I have been putting my mind to the question of who was the first Loyalist brewer in what is now Ontario. Not the first brewer but the first Loyalist brewer. Which means there is a starting line that is fairly identifiable, the end of the American Revolution. The image above is by James Peachey, a war artist, of some of the first Loyalists settling in at Kingston next to the ruins of a French outpost last populated from 1673 to 1758 or so. The image is from June 1783 as the first Royalist Americans trickle in from the south, from places like Albany, NY. Their tents in the back by the ruins are just about where this place sits now.
The usual story is that the first brewer in Ontario was Forsythe at Kingston in 1793 or Finkle at Bath around 1786 or so at his tavern, the first between Kingston and what is now Toronto. Based on the records. Which is what is great about records and what sucks about them. See, in that picture above I see he beginnings of a wave, the fist few of a lot of displaced farmers and successful towns folk. Not a lot of them are going to be very much against having an ale. And not very many of them are going to have much to do at the moment, being displaced refugees given three years of supplies. It does not make much sense to me that such capable folk are going to wait years for investment in a fixed brewery or the opening of a tavern to get their beer. I have been looking for something that will back up my suspicions. Like this bit about Joel Stone, a Loyalist from Connecticut who in about 1787…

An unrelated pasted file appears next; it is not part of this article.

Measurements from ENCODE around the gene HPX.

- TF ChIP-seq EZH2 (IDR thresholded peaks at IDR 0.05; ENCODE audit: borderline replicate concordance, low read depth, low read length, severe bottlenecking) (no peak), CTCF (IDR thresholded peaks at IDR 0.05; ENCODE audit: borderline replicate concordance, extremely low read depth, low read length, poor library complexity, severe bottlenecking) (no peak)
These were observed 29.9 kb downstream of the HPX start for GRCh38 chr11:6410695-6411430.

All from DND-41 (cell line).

made the journey together up the St. Lawrence to the ramshackle refugee camp of New Johnstown (now Cornwall, Ontario). Ever reliant on his family, his half-brother Stephen came up to assist Joel. Along with him came eleven other men from Litchfield, all eager to take up lands in the new province. Stone once had high hopes in this new land, even petitioning Sir Guy Carleton to make him “Deputy Surveyor General.” Stone would receive no such government office upon arriving in Canada. Instead he wrote to his father, “I have begun making malt brewing beer and distilling spirituous liquors from wheat, barley, rye etc…”
See, one thing I see over and over is how easy beer is to make with the basic ingredients and a basic sense of the technique. And if I can do it what in God’s name would keep someone in the 1780s from doing it, too? Nothing. We see this today all around us. A surge of new and in progress breweries popping up, of many degrees of quality from any sort of brewer. A bucket or two of malt, heat, water and some herbs from the bushes and – voila – you’ve got your beer.
It’s the resilience of beer and the will to make it and drink it that impresses. Whether setting aside a portion of your supply of seed in the 1780s or, today, scraping enough to get the first growler out the door, there is a will to brew. Doesn’t mean you’ll last, be remembered or even be any good. Beer doesn’t really care. It just wants to be made, that’s all.